Handwashing 101

With coronavirus it’s more essential now than ever before to practice and maintain good hand hygiene.

Just about everything we come in contact with everyday harbors bacteria, viruses and germs — doorknobs, keyboards, cell phones, elevator buttons, faucet handles, shopping carts, gas pumps. With germs lurking everywhere it’s important to ensure good hand hygiene to prevent the spread of illness.

Below are a few facts that may inspire you and your family to wash your hands more often:

  • Gas pump handles are the filthiest surfaces we touch with loads of bacteria and viruses
  • Damp hands spread 1,000 times more germs than dry hands
  • The average ATM has more germs than public toilets
  • The average human hand houses 150 different kinds of bacteria
  • There are typically between 10,000 and 10 million bacteria on each of your hands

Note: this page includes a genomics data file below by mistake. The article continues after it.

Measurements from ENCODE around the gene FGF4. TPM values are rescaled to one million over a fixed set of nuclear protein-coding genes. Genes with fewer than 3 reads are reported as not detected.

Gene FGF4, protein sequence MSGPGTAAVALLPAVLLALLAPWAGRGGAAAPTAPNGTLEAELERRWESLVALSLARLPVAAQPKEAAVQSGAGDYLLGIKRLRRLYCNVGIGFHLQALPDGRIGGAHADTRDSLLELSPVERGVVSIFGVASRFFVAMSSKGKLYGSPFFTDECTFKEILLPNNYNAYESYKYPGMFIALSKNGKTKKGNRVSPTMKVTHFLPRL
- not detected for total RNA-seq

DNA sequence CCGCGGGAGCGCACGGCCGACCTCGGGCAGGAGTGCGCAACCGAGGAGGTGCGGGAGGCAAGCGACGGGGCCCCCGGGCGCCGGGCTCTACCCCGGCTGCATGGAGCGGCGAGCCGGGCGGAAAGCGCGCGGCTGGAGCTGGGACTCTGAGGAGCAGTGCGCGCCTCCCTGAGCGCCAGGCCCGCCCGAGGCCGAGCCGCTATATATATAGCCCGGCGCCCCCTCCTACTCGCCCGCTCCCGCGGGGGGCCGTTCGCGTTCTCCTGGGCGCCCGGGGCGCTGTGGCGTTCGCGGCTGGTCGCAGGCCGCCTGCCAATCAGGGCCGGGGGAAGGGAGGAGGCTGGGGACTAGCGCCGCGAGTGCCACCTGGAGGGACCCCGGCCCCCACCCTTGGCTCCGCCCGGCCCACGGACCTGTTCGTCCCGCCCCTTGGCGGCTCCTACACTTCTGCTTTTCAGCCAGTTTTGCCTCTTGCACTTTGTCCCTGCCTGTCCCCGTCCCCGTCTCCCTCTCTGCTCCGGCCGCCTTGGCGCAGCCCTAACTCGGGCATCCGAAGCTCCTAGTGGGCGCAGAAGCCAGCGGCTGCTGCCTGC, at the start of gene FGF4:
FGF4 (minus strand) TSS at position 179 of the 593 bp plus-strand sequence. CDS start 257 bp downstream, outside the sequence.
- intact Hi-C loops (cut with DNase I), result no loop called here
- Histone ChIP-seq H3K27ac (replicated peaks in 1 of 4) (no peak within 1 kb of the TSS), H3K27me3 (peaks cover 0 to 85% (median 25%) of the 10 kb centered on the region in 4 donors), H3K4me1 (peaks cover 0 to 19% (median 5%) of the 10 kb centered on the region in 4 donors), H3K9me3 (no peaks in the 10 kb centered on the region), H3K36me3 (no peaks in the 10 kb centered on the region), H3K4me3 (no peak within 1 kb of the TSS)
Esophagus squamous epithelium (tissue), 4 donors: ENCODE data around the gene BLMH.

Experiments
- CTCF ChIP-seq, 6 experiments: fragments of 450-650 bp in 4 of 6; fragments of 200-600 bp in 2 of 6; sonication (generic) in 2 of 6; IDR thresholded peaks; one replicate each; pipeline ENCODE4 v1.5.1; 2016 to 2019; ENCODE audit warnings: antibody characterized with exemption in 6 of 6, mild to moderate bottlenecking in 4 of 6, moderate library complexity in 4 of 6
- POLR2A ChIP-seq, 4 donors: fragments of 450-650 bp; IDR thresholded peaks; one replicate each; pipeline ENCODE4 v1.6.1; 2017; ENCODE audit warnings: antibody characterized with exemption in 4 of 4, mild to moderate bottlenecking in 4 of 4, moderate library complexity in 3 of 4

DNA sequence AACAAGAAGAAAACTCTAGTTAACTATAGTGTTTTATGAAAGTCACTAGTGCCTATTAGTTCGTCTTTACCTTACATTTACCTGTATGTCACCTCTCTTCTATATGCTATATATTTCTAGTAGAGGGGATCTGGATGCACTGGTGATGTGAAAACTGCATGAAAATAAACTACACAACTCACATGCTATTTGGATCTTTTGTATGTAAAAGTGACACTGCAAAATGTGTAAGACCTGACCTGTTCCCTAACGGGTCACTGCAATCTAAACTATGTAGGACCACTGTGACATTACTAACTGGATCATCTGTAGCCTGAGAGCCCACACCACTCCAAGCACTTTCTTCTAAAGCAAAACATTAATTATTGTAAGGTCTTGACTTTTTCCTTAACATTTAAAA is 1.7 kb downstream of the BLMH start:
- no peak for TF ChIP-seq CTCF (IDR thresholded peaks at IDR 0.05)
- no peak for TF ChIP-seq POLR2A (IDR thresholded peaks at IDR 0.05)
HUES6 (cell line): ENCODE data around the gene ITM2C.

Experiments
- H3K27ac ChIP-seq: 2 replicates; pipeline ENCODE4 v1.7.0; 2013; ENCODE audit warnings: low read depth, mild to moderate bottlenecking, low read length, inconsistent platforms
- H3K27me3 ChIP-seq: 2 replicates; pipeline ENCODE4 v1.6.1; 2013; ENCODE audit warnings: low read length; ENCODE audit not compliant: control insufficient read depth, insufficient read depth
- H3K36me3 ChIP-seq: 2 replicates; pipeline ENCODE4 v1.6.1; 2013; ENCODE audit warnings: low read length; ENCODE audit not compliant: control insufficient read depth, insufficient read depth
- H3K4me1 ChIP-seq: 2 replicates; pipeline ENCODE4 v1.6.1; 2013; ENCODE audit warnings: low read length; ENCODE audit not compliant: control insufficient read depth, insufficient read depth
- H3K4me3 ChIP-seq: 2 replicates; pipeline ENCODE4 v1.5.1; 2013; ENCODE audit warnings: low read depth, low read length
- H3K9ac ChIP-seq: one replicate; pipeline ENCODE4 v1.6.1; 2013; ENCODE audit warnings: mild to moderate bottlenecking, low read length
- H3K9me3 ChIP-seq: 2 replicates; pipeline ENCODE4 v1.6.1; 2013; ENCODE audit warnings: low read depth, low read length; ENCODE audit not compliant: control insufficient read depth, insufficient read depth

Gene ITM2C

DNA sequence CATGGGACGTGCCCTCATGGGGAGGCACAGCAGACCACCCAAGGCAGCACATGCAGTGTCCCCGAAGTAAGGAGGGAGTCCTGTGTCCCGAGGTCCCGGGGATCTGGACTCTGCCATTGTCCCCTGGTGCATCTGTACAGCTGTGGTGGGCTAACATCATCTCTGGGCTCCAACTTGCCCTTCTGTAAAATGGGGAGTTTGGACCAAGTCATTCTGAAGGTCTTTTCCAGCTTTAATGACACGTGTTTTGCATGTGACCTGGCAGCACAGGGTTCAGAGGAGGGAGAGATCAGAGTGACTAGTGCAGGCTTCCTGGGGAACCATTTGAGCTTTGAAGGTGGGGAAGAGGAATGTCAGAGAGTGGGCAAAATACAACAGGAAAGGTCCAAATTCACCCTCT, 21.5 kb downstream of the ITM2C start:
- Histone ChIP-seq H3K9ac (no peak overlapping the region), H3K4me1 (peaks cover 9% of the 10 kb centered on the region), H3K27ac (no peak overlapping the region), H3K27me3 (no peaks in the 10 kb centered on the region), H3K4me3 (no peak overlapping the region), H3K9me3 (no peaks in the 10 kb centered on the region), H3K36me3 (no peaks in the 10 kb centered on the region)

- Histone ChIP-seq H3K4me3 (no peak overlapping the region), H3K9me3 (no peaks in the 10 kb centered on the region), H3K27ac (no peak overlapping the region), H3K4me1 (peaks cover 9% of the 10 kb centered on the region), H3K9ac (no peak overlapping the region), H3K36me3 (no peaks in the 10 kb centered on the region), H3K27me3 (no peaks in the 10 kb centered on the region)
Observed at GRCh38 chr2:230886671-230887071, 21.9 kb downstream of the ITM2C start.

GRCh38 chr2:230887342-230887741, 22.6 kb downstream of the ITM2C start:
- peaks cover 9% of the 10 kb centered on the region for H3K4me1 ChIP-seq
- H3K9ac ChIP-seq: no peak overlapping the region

• Most germs can survive on your hands for three hours
  • Besides coughing and sneezing, door handles are the most likely way that cold viruses spread
  • 72 percent of shopping carts tested positive for fecal bacteria, 50 percent tested positive for E. coli
  • Only one out of three adults wash their hands after coughing and sneezing

The Centers for Disease Control and Prevention recommend the following steps when washing your hands:

  • Wet your hands with clean, running water (warm or cold), turn off the tap, and apply soap.
  • Lather your hands by rubbing them together with the soap. Make sure you lather the backs of your hands, between your fingers, and under your nails.
  • Scrub your hands for at least 20 seconds. That’s about the same amount of time it takes to hum the “Happy Birthday” song from beginning to end twice.
  • Rinse your hands well under clean, running water.
  • Dry your hands using a clean towel or air dry them.